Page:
Say What I Am Called: The Old English Riddles of the Exeter Book & the Anglo-Latin Riddle Tradition

By Dieter Bitterli

© 2009

Perhaps the most enigmatic cultural artifacts that survive from the Anglo-Saxon period are the Old English riddle poems that were preserved in the tenth century Exeter Book manuscript. Clever, challenging, and notoriously obscure, the riddles have fascinated readers for centuries and provided crucial insight into the period. In Say What I Am Called, Dieter Bitterli takes a fresh look at the riddles by examining them in the context of earlier Anglo-Latin riddles. Bitterli argues that there is a vigorous common tradition between Anglo-Latin and Old English riddles and details how the contents of the Exeter Book emulate and reassess their Latin predecessors while also expanding their literary and formal conventions. The book also considers the ways in which convention and content relate to writing in a vernacular language. A rich and illuminating work that is as intriguing as the riddles themselves, Say What I Am Called is a rewarding study of some of the most interesting works from the Anglo-Saxon period.

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Product Details

  • Series: Toronto Old English Studies
  • World Rights
  • Page Count: 328 pages
  • Dimensions: 6.2in x 0.9in x 9.3in
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SKU# SP002535

  • PUBLISHED NOV 2019

    From: $27.71

    Regular Price: $36.95

    ISBN 9781487525484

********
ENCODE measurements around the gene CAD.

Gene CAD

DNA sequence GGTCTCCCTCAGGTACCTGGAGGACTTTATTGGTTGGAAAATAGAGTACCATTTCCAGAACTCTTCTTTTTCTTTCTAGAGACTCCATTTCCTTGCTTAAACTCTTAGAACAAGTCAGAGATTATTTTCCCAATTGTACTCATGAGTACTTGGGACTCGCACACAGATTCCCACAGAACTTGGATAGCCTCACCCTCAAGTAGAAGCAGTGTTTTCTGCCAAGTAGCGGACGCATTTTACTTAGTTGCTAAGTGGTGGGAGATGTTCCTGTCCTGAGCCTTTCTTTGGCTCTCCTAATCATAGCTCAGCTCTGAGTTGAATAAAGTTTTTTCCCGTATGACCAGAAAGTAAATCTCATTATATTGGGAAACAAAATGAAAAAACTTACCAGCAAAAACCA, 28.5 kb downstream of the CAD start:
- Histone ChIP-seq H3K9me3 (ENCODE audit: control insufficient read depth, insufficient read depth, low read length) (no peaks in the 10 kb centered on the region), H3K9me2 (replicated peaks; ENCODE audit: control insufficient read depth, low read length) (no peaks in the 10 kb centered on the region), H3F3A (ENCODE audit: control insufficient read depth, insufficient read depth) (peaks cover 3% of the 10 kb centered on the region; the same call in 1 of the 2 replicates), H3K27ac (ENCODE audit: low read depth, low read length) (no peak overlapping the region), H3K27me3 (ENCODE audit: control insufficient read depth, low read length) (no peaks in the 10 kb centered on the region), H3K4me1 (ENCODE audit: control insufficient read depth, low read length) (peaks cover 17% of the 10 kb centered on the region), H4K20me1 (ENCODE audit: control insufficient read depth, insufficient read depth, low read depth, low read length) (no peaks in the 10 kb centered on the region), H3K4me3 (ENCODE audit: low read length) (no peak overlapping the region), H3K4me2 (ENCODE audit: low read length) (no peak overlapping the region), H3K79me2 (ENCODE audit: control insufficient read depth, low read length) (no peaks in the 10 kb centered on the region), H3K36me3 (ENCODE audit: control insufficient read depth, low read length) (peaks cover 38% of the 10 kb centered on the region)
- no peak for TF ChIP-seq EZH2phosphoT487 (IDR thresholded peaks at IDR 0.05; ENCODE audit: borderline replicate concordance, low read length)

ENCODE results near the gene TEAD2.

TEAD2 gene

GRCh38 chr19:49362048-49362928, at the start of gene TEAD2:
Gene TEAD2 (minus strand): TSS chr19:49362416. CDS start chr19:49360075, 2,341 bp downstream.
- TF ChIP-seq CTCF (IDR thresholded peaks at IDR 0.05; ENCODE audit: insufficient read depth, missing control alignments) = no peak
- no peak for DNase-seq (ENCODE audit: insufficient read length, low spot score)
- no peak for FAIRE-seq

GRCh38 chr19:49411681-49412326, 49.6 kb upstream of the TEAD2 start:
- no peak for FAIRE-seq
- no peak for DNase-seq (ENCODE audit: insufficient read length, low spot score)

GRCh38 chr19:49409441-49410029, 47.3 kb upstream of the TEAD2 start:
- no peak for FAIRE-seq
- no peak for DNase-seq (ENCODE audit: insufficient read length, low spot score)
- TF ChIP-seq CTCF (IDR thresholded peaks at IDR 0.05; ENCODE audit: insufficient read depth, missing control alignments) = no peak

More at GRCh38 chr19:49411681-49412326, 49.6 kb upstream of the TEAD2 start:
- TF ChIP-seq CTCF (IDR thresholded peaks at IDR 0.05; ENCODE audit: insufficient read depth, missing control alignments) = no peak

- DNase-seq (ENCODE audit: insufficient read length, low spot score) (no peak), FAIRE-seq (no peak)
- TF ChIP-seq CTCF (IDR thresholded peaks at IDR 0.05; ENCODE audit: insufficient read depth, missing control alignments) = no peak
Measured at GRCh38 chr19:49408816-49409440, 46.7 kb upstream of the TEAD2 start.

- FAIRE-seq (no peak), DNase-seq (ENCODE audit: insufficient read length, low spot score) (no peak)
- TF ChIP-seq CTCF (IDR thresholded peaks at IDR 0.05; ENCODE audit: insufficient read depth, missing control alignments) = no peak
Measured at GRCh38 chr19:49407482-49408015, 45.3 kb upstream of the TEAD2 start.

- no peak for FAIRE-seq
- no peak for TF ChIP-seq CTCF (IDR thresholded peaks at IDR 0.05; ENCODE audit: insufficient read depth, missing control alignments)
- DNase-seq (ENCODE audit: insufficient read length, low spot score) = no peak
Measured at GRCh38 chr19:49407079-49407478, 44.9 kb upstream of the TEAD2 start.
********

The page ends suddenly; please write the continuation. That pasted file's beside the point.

• PUBLISHED MAY 2009

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    Regular Price: $90.00

    ISBN 9780802093523
  • PUBLISHED MAY 2009

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    Regular Price: $87.00

Quick Overview

A rich and illuminating work that is as intriguing as the riddles themselves, Say What I Am Called is a rewarding study of some of the most interesting works from the Anglo-Saxon period.

Say What I Am Called: The Old English Riddles of the Exeter Book & the Anglo-Latin Riddle Tradition

By Dieter Bitterli

© 2009

Perhaps the most enigmatic cultural artifacts that survive from the Anglo-Saxon period are the Old English riddle poems that were preserved in the tenth century Exeter Book manuscript. Clever, challenging, and notoriously obscure, the riddles have fascinated readers for centuries and provided crucial insight into the period. In Say What I Am Called, Dieter Bitterli takes a fresh look at the riddles by examining them in the context of earlier Anglo-Latin riddles. Bitterli argues that there is a vigorous common tradition between Anglo-Latin and Old English riddles and details how the contents of the Exeter Book emulate and reassess their Latin predecessors while also expanding their literary and formal conventions. The book also considers the ways in which convention and content relate to writing in a vernacular language. A rich and illuminating work that is as intriguing as the riddles themselves, Say What I Am Called is a rewarding study of some of the most interesting works from the Anglo-Saxon period.

Continue Reading Read Less

Product Details

  • Series: Toronto Old English Studies
  • World Rights
  • Page Count: 328 pages
  • Dimensions: 6.2in x 0.9in x 9.3in
  • Reviews

    ‘Say What I am Called is a perpetually engaging book, informed by much knowledge, and with much to say about the Anglo-Saxon riddle tradition.’
    Robert Gotz
    The Journal of Medieval Latin, vol 21:2011

    'Say What I Am Called is an engaging work of considerable erudition. Dieter Bitterli's work reveals that the dialogue going on between the Old English and Latin riddles is much more extensive and multi-layered than has been previously thought, and that the conversation wasn't at all one-sided: the Old English riddles aren't simply cleverly adapting Latin tropes; they also accept—are made possible by—many of the Latin riddle's techniques and assumptions.'
    Thomas Klein, Department of English and Philosophy, Idaho State University
  • Author Information

    Dieter Bitterli is an associate professor in the Department of English at the University of Zurich.

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